“The loss of lives in the last ten years, even before the advent of this administration, calls for concern. reactions are a reflection of every citizen that make ups Nigeria. It is sad that when you drop something in Nigeria, everybody goes back to their enclave and abandons the larger picture. I am someone who never takes offence to what people say about me.
“What I said was my opinion based on evidence and what has happened in Nigeria, and if you looked into the records, there is evidence that justifies that statement, and if anyone thinks I am wrong, they should come out with a superior position.
“It is unfair for a journalist or news medium to report that I called for a coup while expressing my personal view about Nigeria. To those calling him to drop his priesthood cassock and join the political fray, the outspoken cleric said if he was to join politics, it would have been during the time of late Aminu Kano and not now.”
The priest said he had no plans to indulge in partisan politics.
“I have no plan and will never play partisan politics for any reason. Those who link my message to partisan politics are only playing to the gallery. Take, for instance, brilliant Nigerian youths making comments about Chelsea or Arsenal and have never been to England, does that make them players of such club sides?
“So, why will someone think because Bishop Kukah is speaking, therefore, he is a politician? People who make this argument are totally ignorant of elementary politics and ignorant of the role of a priest in a society. May be many Nigerians have not seen a priest saying the things I am saying, which I can understand. That is why my message surprises many Nigerians. The truth of the matter is that we are all in politics but may not be involved in party politics. I am not a member of any political party and I cannot be. But if it comes to voting, I will exercise my right. That doesn’t mean I am tied to a political party. Whatever I said can please or displease anyone but that is my own opinion and doesn’t stop others from saying their own opinion. If you think my motive is wrong, say yours.”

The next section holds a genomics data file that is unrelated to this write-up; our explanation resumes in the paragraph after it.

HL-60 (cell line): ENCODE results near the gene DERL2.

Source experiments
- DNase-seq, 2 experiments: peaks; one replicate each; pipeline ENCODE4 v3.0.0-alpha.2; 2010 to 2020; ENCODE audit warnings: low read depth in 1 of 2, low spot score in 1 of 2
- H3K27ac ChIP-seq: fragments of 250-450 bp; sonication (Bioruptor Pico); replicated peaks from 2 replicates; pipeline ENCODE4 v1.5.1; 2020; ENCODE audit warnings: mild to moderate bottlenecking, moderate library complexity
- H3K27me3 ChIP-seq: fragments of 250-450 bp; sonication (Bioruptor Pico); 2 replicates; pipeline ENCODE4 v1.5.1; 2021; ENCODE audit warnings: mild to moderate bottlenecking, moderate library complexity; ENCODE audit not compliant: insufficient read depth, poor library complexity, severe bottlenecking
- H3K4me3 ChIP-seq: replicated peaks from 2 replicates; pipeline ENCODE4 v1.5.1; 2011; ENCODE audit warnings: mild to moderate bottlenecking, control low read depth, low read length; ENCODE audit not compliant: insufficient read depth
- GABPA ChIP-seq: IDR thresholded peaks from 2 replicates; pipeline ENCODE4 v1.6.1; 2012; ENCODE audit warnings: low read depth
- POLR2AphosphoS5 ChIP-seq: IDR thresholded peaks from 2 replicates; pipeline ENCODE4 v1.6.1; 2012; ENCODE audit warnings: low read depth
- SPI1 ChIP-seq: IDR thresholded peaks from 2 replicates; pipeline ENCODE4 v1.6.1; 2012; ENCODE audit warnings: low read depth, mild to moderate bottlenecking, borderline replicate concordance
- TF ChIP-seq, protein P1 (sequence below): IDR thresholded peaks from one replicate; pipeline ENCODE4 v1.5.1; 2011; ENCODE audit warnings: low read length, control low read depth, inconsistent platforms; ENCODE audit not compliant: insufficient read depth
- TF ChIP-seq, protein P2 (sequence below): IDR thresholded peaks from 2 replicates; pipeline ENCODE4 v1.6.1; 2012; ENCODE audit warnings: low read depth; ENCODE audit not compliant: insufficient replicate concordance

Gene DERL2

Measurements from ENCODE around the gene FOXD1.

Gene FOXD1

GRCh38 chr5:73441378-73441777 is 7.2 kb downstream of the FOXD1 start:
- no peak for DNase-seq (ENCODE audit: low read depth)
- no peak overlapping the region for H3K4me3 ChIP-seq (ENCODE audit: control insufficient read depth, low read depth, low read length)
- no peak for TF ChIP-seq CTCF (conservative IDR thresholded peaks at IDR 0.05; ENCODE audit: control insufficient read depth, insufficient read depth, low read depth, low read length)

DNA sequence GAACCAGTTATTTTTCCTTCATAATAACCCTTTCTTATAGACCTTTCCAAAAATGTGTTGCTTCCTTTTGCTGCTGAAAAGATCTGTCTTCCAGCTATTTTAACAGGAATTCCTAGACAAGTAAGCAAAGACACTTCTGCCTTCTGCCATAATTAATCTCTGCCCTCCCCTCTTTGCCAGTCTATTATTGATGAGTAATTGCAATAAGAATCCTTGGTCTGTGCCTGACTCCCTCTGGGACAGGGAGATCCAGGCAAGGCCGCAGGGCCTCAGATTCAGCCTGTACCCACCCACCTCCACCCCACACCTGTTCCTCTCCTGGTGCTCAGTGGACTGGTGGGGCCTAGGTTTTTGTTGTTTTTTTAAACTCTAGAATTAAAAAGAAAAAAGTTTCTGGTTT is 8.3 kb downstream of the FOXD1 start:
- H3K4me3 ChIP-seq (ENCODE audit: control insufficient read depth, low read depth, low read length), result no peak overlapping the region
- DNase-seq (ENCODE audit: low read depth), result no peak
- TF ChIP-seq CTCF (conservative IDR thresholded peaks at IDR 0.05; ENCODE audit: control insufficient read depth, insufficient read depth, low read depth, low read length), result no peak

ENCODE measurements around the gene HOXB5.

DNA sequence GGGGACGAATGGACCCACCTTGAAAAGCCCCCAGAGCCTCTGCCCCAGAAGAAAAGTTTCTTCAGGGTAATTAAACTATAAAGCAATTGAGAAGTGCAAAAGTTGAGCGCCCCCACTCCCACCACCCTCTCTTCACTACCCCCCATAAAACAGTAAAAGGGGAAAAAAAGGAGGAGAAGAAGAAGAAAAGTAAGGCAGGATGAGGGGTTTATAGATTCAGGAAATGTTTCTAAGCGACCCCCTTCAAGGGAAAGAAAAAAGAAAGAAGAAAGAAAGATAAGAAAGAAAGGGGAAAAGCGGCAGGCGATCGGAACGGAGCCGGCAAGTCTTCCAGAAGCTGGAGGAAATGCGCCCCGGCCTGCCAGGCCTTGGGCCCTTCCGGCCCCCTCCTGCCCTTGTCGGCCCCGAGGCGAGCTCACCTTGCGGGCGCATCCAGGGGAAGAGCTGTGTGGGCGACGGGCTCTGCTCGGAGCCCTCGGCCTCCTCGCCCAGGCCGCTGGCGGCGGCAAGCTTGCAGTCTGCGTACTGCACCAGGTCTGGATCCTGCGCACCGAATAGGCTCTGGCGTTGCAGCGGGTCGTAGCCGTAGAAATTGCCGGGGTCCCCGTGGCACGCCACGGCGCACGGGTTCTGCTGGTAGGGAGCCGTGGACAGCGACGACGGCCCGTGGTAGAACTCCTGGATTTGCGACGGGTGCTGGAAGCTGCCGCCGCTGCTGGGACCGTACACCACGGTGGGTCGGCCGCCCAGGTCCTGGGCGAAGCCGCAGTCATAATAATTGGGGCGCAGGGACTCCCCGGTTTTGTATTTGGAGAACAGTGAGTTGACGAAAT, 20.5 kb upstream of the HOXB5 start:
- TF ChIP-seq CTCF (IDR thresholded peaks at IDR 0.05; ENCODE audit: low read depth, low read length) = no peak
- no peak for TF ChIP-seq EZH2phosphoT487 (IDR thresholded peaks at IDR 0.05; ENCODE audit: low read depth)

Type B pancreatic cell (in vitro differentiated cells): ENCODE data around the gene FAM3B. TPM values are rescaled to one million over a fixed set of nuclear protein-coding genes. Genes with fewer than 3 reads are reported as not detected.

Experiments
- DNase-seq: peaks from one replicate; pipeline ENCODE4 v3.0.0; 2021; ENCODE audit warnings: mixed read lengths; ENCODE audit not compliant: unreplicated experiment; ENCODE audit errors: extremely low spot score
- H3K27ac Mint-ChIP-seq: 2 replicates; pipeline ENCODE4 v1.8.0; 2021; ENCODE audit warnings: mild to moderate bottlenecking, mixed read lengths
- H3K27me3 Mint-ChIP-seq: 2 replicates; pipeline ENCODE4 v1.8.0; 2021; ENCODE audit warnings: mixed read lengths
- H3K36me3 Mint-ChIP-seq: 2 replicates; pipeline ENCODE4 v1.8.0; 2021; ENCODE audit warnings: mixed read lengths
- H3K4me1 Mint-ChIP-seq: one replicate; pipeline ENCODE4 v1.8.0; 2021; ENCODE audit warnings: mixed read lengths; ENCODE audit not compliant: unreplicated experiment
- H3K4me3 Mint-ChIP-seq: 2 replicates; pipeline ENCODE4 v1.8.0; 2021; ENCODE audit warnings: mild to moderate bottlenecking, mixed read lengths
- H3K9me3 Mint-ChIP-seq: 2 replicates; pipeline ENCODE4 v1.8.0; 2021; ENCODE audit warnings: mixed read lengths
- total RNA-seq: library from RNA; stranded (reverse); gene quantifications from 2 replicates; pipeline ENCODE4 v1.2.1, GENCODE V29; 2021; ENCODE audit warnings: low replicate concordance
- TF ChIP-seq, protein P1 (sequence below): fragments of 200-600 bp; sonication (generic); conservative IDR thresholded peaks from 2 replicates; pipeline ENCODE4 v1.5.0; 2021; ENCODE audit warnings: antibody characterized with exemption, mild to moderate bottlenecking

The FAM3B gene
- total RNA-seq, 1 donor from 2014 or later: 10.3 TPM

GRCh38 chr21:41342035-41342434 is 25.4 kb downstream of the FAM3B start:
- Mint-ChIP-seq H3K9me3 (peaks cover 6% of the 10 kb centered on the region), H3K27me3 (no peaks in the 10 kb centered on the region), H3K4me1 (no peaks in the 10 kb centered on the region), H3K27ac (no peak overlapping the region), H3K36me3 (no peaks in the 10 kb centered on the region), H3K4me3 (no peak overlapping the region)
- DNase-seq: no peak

He reiterated his commitment to a united Nigeria, adding that he holds no grudges against President Buhari.
“Let me say this clearly, that I don’t have problem with President Buhari and I am sure he knows that he enjoys my respect. I am just unhappy with the way governance is going now and I have made my point clear. I don’t have to like a president and a president doesn’t have to like me. This is our country and is not a friendship affair. If my late mother or brother happens to become a local government chairman today, it won’t stop me from saying what I think ought to be done rightly. So, it is a pity that we have embraced a culture that like to say ‘may the person on the throne live long’ and if you criticised him, that means you don’t like the government.”
He urged those in leadership positions to use his message as a wake-up call and be ready to absorb criticisms with maturity by looking inward in redressing their ways for good governance.